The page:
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What about adaptions to Nikon d5100

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What about adaptions to Nikon d5100 posted by WeForNikonD5100 May 05, 2013 12:49AM reply | quote
posted by WeForNikonD5100
Hello, since we have not seen or read anything with regard to the flexibility of Lensbaby to the Nikon d5100, thought this would be a good topic to start?

Can you show us a video/demo of how Lensbaby may be useful of Nikon d5100 enthusiasts? Keeping in mind it can/may apply for other Nikon models as well.

Thank you!
Re: What about adaptions to Nikon d5100 posted by WeForNikonD5100 May 05, 2013 01:01AM reply | quote
posted by WeForNikonD5100
Ok, so far, the "BASIC CAMERA SET UP WITH LENSBABY" video has given "some" ideas. Here is the link for that video from this same website.


Now, what we would like to see is a similar vid but using the Nikon D5100.
Re: What about adaptions to Nikon d5100 posted by ranfoto May 05, 2013 04:32AM reply | quote
posted by ranfoto

The Lensbaby only exposes in the manual mode on the D5100 Nikon body .

You will get a message of lens not attached if in any other mode.... end of story.

But manual is really the best mode to be creative in....so get to it ....have some fun !

Not sure which Lensbaby to purchase....? Start with a Spark,
add a few optics later or as you feel inclined to open up your vision .

The aRt of Bending is never about the particular tool you use, but all about what you see and envision your image to say.....or just picture it :) .
Re: What about adaptions to Nikon d5100 posted by jet_black82 September 02, 2014 07:50PM reply | quote
posted by jet_black82
The problem of all cammeras that dont mesure light on the cammera itself but on the lens is that you will have to guess (try and try) what sutter speed you'll have to use... I have a D5100 and i've regretted not to spend more in a D7000 only because of this. For this reason i would not advise anyone to buy a non "automatic" lens.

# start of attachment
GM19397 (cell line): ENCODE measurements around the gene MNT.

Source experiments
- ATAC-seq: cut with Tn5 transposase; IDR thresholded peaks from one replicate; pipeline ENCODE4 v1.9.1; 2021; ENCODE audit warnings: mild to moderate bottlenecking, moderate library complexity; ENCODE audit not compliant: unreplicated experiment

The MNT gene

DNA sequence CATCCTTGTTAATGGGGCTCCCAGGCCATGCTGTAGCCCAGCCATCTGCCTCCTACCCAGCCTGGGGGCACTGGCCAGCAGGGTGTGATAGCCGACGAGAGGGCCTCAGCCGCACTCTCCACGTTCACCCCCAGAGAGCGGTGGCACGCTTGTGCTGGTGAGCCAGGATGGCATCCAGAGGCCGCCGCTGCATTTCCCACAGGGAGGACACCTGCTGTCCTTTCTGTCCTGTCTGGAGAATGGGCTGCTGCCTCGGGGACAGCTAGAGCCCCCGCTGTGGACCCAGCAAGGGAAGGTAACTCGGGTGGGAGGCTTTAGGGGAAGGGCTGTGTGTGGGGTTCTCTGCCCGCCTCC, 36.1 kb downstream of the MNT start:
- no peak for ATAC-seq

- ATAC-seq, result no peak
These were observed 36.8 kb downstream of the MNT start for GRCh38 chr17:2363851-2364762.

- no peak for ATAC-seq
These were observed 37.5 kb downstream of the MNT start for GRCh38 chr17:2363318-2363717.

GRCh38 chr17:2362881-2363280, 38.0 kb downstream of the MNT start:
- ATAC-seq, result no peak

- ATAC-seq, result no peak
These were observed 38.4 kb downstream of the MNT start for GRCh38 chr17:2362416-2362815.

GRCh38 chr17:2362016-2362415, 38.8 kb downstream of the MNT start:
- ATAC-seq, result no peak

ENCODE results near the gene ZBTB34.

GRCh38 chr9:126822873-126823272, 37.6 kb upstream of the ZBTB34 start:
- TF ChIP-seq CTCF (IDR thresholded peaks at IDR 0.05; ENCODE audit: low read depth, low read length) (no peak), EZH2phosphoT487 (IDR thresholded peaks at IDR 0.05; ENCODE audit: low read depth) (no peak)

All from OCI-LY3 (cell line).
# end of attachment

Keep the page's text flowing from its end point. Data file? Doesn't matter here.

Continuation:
Re: What about adaptions to Nikon d5100 posted by PBlais September 07, 2014 02:41AM reply | quote
posted by PBlais
I shot with a D5200 for a while using Lensbaby and the answer to non chipped lenses is - get a manual light meter! PIck up an old school manual light meter from ebay ($30). If you can get one that uses modern batteries it will save you money. When I first started with my D5200 doing it all manually without a meter it was hard. I still had fun and kept at it.

Learning a manual light meter is pretty easy if you already understand ISO / Shutter speed / Aperture. You set the ISO on the meter, point at something , and press the button and finally twist the dials so they line up. You now have program mode for every aperture / shutter speed. Just dial the two in through M mode. This will get you very close.

Next big item - shoot raw! Always would be a good rule of thumb. You'll get another stop of light or so to play with in post. When in doubt go a little under. Once you get a general exposure working you don't need to mess with it too much unless you change aperture or ISO. You can still review a histogram to make sure. The meter will keep you in the ball park always!

The last thing I did was get a Hoodman loupe for the back of the camera. You then shoot in live view and zoom in a few levels to manually focus. This will let you find your sweet spot and nail the focus there. Through the camera eye piece it is small and hard to know where the sweet spot really is. The lensbaby focus is harder than the exposure.

I now shoot a D7100 and have the metering through the lens. It really hasn't vastly changed my Lensbaby shooting. Focus is still the same game. The brain part of the process is where the real work is anyway. You think a little harder to shoot a Lensbaby no matter what camera you use. It's just more fun seeing in a new way!

For a starter body I would go Composer Pro and learn to lock it straight ahead for the initial time. A very small amount of tilt goes a very long way. Start with none and you'll still be seeing cool stuff. I also have a Scout I picked up cheap. I like it with the 12mm Fisheye since it really does not tolerate much tilt. You might find an older Composer for less money. It's OK too but if you could feel a Composer Pro you would know why it's better. It's really got a pro lens feel to the focus and that is all any of the bodies do.

If you only get one optic then Sweet 35, Double Glass, or Plastic are go to optics for about anything. Sweet 35 and Edge 80 are serious quality glass. Plastic is seriously off the chart for fun effects. Double Glass is more formal but still very flexible.

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